The Sonoma County Water Agency breached the mouth of the Russian River early this afternoon.
I had paddled the upper Russian River estuary the past couple of days, once on my SUP up to Bohemian Grove…
….and again yesterday with my wife in the canoe. On this second outing we made it all the way to the upper limit of the estuarine waters at the Summer Crossing between Guerneville and Monte Rio.
Summer Crossing near Guerneville where the first discernible downstream current is felt when the estuary is full
Here’s a map of some of the second paddle up to the Summer Crossing.
When the estuary gets so full that it is basically a lake from Jenner to Guerneville it begins to flood summer homes along the Jenner shoreline and the Sonoma County Water Agency steps in to breach the levee of sand pushed up into the mouth of the river by the Pacific surf.
We arrived to witness the breaching, but CalTrans work on Highway 1 delayed the delivery of the excavator to Goat Rock Beach where the breaching was to take place. There was no excavator, just an empty beach and a full lagoon.
To pass the time waiting for the excavator to arrive my wife and I took a walk along the coast on the Kortum Trail from Shell Beach to Wright’s Beach. Wright’s Beach has nice pebbly stretches mixed in with ordinary sandy sand.
Fine pebbles on Wright’s Beach
When we returned to the Jenner overlook in the misty mid afternoon, the breaching of the estuary had just been completed and the water began flowing out the the Pacific Ocean.
Harbor Seals were swimming in the lagoon and in the Pacific surf just where the fresh water was running out to the ocean. We could see a few making their way back and forth between the two.
One of the best hikes in Western Sonoma County is the four mIle loop to the top of Red Hill. It begins on the coastal bluff above Shell Beach and climbs, steeply at first, then gradually, to the 860′ summit.
My wife and I enjoyed watching the aerobatic antics of a pair of ravens, the purposeful and deliberate manoevers of birds of prey, and the turkey vultures’majestic slope soaring and thermaling.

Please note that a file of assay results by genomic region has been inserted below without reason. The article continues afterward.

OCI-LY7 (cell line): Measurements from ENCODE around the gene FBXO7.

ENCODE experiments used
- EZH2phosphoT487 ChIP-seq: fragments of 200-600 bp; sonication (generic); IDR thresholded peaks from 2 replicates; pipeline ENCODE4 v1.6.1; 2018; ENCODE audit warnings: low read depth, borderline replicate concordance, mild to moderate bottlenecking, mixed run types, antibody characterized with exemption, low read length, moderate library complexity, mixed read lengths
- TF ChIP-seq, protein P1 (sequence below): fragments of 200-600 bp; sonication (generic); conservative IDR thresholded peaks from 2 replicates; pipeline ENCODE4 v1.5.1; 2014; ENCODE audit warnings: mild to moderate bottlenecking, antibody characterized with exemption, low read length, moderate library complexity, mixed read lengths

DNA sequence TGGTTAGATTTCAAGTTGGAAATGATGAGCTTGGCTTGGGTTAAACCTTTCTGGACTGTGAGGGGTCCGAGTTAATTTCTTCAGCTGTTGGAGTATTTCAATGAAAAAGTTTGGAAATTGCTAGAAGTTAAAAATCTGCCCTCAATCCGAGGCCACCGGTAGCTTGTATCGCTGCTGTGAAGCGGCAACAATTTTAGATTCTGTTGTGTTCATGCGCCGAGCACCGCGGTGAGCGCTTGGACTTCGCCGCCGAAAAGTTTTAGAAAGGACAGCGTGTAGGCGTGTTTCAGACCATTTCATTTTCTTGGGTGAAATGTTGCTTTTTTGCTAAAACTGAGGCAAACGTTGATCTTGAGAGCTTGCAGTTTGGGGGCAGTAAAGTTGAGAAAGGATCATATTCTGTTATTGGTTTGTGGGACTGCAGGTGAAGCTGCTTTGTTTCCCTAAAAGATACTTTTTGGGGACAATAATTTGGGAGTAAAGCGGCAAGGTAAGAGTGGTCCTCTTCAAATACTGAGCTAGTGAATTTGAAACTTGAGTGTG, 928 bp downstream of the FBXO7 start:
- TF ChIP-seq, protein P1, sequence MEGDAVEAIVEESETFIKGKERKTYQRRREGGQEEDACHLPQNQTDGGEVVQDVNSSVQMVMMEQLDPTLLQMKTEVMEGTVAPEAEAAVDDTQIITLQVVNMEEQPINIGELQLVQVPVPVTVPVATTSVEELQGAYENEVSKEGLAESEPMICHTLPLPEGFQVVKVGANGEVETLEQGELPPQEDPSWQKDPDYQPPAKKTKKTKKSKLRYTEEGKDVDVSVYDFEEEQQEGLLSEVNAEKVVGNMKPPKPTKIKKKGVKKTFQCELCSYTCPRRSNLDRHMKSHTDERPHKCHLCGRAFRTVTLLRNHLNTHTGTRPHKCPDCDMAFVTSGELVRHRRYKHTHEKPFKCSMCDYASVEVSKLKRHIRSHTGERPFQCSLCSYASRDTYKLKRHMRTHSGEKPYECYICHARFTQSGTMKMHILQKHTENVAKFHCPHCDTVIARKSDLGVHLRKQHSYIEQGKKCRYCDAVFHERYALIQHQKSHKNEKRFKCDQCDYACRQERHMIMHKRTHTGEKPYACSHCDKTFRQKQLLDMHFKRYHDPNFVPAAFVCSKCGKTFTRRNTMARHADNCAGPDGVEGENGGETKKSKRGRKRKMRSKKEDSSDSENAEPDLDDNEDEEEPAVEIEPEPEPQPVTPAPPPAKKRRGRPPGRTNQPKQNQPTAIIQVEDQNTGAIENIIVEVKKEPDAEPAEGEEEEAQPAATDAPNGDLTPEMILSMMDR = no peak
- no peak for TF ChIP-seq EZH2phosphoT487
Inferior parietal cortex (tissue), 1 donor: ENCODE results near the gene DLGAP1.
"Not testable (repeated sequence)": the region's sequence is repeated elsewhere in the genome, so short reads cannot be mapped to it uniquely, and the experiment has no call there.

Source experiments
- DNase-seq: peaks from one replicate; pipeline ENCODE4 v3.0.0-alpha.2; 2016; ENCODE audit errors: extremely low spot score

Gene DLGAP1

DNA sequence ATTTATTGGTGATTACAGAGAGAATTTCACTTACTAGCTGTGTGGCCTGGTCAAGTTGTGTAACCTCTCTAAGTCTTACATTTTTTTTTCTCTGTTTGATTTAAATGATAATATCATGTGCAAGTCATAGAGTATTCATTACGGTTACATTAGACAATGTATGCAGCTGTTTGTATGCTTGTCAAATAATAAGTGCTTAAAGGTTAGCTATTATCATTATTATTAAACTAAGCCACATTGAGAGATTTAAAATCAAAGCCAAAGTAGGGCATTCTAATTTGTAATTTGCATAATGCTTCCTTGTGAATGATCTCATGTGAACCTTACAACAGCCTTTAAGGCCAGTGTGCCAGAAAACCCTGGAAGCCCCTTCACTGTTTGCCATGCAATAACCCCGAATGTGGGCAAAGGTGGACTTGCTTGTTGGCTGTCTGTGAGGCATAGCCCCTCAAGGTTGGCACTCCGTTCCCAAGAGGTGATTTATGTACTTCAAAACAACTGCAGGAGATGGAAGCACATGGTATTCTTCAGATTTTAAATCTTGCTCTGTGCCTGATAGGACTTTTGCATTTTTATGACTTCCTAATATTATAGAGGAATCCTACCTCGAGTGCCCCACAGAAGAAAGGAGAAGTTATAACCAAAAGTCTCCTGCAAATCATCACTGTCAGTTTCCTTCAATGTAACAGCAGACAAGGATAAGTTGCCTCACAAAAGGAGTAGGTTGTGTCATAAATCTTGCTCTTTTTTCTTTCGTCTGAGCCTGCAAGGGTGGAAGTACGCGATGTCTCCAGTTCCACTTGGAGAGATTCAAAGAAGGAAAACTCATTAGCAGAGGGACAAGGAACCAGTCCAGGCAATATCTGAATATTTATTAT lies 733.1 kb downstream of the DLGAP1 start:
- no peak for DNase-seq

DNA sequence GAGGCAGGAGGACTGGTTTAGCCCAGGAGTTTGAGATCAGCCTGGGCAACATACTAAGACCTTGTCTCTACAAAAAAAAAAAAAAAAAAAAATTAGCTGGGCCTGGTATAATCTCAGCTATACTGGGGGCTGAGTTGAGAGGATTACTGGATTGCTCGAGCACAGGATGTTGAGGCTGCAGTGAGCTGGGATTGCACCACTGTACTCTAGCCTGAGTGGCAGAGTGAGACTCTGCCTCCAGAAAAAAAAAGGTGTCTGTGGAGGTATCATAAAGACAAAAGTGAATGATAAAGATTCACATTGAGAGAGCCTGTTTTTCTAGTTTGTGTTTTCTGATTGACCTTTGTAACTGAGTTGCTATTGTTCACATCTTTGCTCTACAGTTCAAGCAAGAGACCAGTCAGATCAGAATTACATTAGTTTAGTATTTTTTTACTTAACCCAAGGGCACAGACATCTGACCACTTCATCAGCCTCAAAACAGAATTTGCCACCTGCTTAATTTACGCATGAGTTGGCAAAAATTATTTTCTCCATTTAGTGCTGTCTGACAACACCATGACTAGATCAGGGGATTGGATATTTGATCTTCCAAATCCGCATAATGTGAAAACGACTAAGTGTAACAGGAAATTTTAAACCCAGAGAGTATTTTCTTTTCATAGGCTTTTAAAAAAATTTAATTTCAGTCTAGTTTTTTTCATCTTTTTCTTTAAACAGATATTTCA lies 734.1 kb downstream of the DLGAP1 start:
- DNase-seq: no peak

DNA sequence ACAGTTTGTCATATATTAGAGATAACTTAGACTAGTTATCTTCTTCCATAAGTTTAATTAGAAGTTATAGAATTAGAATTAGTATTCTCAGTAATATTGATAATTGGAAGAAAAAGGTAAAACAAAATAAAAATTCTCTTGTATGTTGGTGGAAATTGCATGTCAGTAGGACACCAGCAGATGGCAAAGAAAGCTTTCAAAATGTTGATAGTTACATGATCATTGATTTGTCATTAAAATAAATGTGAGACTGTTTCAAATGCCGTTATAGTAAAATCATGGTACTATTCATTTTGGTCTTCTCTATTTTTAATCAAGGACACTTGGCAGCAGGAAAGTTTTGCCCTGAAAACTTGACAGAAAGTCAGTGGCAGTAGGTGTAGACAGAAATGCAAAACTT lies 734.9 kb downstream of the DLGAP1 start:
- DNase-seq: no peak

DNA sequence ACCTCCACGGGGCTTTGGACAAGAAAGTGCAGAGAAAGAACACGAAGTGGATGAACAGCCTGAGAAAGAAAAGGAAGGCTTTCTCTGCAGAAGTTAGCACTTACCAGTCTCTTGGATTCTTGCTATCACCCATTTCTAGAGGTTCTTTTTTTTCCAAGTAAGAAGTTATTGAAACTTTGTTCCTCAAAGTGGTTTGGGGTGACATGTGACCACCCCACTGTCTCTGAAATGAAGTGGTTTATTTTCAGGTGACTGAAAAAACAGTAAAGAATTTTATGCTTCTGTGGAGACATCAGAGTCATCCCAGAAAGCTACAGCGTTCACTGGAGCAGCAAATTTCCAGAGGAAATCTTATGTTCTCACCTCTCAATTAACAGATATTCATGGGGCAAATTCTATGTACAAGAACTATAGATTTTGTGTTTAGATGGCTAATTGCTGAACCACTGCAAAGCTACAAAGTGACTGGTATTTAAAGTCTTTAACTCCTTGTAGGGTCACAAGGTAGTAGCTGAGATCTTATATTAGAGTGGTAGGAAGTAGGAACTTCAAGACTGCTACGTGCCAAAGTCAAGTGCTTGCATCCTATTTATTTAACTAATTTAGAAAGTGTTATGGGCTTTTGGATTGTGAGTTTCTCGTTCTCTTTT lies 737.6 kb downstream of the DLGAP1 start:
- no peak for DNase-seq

On a clear day you can see north to Fort Ross, south to Point Reyes, east to Mount St. Helena, and more than 35 nautical miles out to the Pacific Ocean’s horizon.
The views are long and the scenery is varied–forests, rangeland, ocean, the lower Russian River Estuary, and the tiny seaside hamlet of Jenner.
Looking south from Jenner you can see Red Hill in the distance.
If you’re able to get away for a half day in natural splendor, this is a great place to visit.
This morning I took my son-in-law paddling on the Russian River Estuary in fine winter weather. We saw the pair of Bald Eagles who are often there.
It’s good to have binoculars when kayaking.
We saw Harbor Seals, Sea Lions, Cormorants, a Great Blue Heron, a few Mallards, flocks of Buffleheads, and a half dozen Mergansers.
We visited with Bob Noble, the only other paddler we saw. More at Bob at Bob’s Eyes.
The mouth of the river is open.
Waqqas enjoyed his first paddle.
A brown Russian River is rushing into the Pacific. From the Highway One overlook at Jenner the river’s waters are turning the normally clear blue Pacific an opaque brown for about a mile out to sea.
That brown water signals the steelhead to swim upstream. The steelhead in turn, attract others.
A Bald Eagle stood for a time on Haystack Rock at the mouth. Here is a closer look:
Many seals swam near the mouth.
More trash than usual is washing downstream. Among the usual alcohol and energy-drink bottles, tennis balls and beach toys, was this inflatable dolphin-shaped pool toy.
The mouth of the Russian River is closed again two days after the Sonoma County Water Agency breached it. Large waves washed sand into the channel dug by the Agency’s track hoe.
Water level in the estuary stands at 5′ at the Jenner Visitor’s Center. That’s about a foot below the level it was when I paddled there last Wednesday.
A pair of Bald Eagles have been visiting this area. They were there this morning, sitting on Haystack Rock just before I took this photo.
I enjoyed talking with fellow naturalist Larry Tiller who was at the overlook with his camera.